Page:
Tuesday, April 19, 2016
Lessons from Journal Club
The journal club project was quite the experience. We were given a large variety of papers, even though they all shared a common idea. They all suggested tons of add-ons to NHEJ’s mechanism and uses, and showed just how extremely complicated science is. However, in all this complication, there is so much that can be learned. Giving the journal club presentation taught me a lot more about science than reading 100 papers would.
The reason I say this is when I read papers, it’s much more of a skimming than actual analysis. The main reason is that most papers can be boring. They’re extremely formal, can be written with excessive complexity, and not always directly related to what really interests me. But there is a remedy to this. To a certain extent, you can almost pretend a paper is interesting, and that alone can help you get through it. Having a reason to read the paper beyond it being mandatory is the big help. For my paper, it was the one that sounded potentially the most interesting, besides CRISPR which had already been claimed, so going in with the mindset that I will enjoy this paper helped the reading part of this project.
Another reason this presentation does more than reading a bunch of papers is because you’re going beyond reading and basic understanding. You need to be able to understand this paper so well that you can re-explain it to a group of very intelligent people, who will ask some extremely intriguing and complex questions about it. Due to this, you have to re-read the papers and memorize the figures. When you look at all of this as an assignment, a grade, mandatory, required, etc… it sucks. But when you look at it as an opportunity to learn, to teach, to motivate others- then it becomes so much easier.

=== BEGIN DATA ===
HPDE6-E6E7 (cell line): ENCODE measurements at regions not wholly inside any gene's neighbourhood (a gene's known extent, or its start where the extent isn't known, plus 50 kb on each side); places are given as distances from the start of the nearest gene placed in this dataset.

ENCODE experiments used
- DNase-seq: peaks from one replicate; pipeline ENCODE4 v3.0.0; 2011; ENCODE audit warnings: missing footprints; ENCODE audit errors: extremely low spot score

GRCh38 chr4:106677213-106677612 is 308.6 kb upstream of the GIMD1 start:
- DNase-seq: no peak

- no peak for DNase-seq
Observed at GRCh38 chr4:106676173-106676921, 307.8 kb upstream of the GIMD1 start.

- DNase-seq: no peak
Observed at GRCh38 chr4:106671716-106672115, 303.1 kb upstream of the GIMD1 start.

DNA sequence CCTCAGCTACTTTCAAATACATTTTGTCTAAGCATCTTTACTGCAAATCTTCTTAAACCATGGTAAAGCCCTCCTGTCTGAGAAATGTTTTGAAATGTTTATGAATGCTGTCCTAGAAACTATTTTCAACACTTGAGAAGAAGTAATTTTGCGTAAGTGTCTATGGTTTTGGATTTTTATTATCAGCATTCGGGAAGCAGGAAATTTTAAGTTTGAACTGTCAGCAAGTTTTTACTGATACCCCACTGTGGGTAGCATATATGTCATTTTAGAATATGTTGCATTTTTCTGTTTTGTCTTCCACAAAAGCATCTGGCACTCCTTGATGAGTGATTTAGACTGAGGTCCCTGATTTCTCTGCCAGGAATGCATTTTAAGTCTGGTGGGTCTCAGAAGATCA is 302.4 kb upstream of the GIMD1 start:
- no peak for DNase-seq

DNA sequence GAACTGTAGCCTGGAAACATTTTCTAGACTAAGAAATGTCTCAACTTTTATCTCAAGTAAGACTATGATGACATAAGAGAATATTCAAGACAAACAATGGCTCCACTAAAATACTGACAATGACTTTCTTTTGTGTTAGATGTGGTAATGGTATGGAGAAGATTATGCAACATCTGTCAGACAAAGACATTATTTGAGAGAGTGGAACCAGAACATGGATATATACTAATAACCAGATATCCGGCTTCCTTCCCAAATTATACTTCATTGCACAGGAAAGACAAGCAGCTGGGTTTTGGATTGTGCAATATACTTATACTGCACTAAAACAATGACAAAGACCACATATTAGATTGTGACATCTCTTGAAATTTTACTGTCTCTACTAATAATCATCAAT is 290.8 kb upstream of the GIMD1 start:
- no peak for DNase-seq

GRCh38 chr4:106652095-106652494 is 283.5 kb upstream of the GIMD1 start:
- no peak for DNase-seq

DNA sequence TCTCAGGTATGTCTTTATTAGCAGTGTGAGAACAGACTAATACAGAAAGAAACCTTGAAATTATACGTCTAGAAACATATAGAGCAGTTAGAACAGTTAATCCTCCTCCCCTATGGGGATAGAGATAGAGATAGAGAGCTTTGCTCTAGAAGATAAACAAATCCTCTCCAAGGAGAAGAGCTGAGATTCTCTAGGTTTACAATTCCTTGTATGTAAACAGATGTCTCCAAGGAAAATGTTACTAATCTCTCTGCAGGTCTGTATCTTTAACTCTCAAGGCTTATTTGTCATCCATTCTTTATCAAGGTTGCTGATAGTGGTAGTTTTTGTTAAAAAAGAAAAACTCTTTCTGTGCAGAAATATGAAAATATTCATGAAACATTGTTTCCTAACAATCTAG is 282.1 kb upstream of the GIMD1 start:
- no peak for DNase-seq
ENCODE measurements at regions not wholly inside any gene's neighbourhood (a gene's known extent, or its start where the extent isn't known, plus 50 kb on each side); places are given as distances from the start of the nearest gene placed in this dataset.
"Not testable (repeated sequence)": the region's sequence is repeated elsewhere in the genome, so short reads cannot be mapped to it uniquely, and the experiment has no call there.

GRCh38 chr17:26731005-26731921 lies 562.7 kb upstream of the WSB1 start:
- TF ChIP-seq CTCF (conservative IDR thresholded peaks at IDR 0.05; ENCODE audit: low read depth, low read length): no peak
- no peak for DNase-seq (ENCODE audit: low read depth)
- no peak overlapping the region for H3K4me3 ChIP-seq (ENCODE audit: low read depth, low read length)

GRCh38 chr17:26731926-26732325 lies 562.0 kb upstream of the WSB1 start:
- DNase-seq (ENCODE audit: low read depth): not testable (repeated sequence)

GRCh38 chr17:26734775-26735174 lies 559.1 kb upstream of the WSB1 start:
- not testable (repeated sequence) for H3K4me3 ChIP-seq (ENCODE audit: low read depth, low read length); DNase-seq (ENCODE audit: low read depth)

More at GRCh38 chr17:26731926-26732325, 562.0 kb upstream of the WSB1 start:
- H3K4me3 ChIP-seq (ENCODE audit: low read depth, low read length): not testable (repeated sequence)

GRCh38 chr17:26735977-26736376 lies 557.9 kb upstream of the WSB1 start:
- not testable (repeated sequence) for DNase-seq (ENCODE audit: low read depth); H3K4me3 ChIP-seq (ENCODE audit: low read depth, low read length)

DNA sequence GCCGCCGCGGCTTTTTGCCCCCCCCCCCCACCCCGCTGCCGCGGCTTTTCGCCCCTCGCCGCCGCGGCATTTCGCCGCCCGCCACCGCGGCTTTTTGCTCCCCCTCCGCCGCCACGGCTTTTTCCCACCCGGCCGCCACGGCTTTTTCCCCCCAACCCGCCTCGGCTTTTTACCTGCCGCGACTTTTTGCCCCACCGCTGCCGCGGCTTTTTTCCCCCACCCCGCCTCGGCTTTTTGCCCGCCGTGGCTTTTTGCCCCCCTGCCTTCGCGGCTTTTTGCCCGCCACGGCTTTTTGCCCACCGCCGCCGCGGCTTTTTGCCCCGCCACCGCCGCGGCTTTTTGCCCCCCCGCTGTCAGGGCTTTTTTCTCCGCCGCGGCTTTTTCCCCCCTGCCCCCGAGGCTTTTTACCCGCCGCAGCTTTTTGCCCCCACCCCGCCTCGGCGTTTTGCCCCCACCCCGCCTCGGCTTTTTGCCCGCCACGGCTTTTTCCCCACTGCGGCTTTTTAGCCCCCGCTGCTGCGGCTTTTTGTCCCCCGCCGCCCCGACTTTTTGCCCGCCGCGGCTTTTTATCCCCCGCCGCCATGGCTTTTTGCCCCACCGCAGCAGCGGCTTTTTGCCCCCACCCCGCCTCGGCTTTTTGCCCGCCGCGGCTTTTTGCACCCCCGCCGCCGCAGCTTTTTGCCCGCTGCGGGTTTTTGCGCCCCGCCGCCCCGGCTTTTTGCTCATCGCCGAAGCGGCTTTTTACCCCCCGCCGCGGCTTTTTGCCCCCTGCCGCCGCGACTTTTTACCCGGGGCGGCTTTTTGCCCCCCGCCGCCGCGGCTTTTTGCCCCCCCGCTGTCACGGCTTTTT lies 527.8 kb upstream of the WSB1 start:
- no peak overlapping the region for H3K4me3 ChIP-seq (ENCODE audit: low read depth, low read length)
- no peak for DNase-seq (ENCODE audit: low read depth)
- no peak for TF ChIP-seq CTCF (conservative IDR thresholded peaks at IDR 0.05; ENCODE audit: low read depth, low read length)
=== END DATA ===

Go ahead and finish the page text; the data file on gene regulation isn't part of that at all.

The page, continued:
Putting these together, I’ve relearned the power of perspective. The way you look at a problem can totally alter your experience in dealing with it. By actively engaging in a project, you can get so much more out of it than you do if it is just another grade.
My takeaway is to make everything an experience, not just another requirement in your never ending journey.